A sensor has been developed by researchers at the University of Michigan that can detect glucose in a person's tears. A collaborative effort to advance this technology is being pursued by other researchers as well. Researchers at Mayo Clinic are attempting to create a sensor that you touch to the white part of your eye for five seconds for a glucose reading.
While poking the white part of your eye several times a day may not sound like an appealing alternative to pricking your finger, it would be less invasive and require no blood.
The main problem researchers are encountering in developing this technology is the low concentration of glucose in the tears as compared to blood. This means that scientists have to find the correct ratio of blood glucose to that typically found in the fluid of the eye to get a consistently accurate result. This would mean that each person with a tear glucose meter would have to calibrate their tear sensors on the meter to their blood glucose levels in order to get a correct reading.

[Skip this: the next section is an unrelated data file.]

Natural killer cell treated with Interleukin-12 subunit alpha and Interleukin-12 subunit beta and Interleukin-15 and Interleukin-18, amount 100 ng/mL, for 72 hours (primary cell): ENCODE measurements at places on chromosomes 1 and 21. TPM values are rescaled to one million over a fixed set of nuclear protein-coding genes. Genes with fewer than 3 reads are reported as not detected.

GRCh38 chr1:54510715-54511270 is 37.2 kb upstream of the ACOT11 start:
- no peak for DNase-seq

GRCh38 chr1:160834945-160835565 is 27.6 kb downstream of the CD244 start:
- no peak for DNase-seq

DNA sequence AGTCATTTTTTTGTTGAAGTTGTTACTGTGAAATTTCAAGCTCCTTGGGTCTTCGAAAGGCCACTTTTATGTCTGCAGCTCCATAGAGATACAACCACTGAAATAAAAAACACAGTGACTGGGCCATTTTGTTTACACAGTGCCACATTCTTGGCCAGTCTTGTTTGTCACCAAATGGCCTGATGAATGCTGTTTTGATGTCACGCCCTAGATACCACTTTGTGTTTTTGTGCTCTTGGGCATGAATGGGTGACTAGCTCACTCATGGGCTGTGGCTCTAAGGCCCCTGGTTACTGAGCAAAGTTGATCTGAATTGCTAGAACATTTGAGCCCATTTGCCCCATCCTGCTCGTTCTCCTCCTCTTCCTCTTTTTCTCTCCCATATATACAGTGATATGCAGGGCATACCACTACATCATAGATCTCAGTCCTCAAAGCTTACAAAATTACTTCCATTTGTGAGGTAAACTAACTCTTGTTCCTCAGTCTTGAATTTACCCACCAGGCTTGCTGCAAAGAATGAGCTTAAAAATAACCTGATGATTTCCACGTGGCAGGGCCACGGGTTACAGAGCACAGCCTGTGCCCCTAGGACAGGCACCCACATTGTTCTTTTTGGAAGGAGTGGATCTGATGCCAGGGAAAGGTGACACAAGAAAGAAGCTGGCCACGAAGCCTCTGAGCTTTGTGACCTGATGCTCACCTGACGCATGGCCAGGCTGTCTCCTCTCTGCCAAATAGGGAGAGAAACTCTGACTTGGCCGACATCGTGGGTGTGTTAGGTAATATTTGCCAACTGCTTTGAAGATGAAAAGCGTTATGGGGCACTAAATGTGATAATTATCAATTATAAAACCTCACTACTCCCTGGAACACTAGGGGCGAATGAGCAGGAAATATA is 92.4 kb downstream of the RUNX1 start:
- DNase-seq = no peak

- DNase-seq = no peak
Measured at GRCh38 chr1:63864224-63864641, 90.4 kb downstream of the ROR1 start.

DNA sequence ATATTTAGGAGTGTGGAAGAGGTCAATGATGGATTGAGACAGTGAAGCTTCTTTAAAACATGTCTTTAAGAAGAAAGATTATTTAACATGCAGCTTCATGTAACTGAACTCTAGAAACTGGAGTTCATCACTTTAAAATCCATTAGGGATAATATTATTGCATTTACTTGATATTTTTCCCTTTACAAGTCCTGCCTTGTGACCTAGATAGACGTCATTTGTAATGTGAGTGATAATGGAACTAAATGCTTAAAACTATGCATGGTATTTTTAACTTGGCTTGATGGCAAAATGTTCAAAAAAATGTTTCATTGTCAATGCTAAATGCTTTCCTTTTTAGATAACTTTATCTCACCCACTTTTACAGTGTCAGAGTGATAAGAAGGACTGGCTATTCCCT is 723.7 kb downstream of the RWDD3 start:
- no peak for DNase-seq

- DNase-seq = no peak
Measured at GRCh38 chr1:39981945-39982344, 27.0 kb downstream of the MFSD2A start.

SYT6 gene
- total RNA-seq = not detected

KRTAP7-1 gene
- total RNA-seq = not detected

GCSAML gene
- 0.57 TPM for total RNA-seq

The technology has a significant way to go before it would be available for purchase. Thus far it has only been used on animals.
If this technology were proven to be as accurate as blood glucose testing and was affordable, would you be willing to switch to this type of testing for your blood sugar? Post your comments below.
Your Guide to Finding the Glucose Meter That is Right for You
Stay up to date: subscribe to the
type 1 diabetes newsletter
and join the discussion in the type 1 forum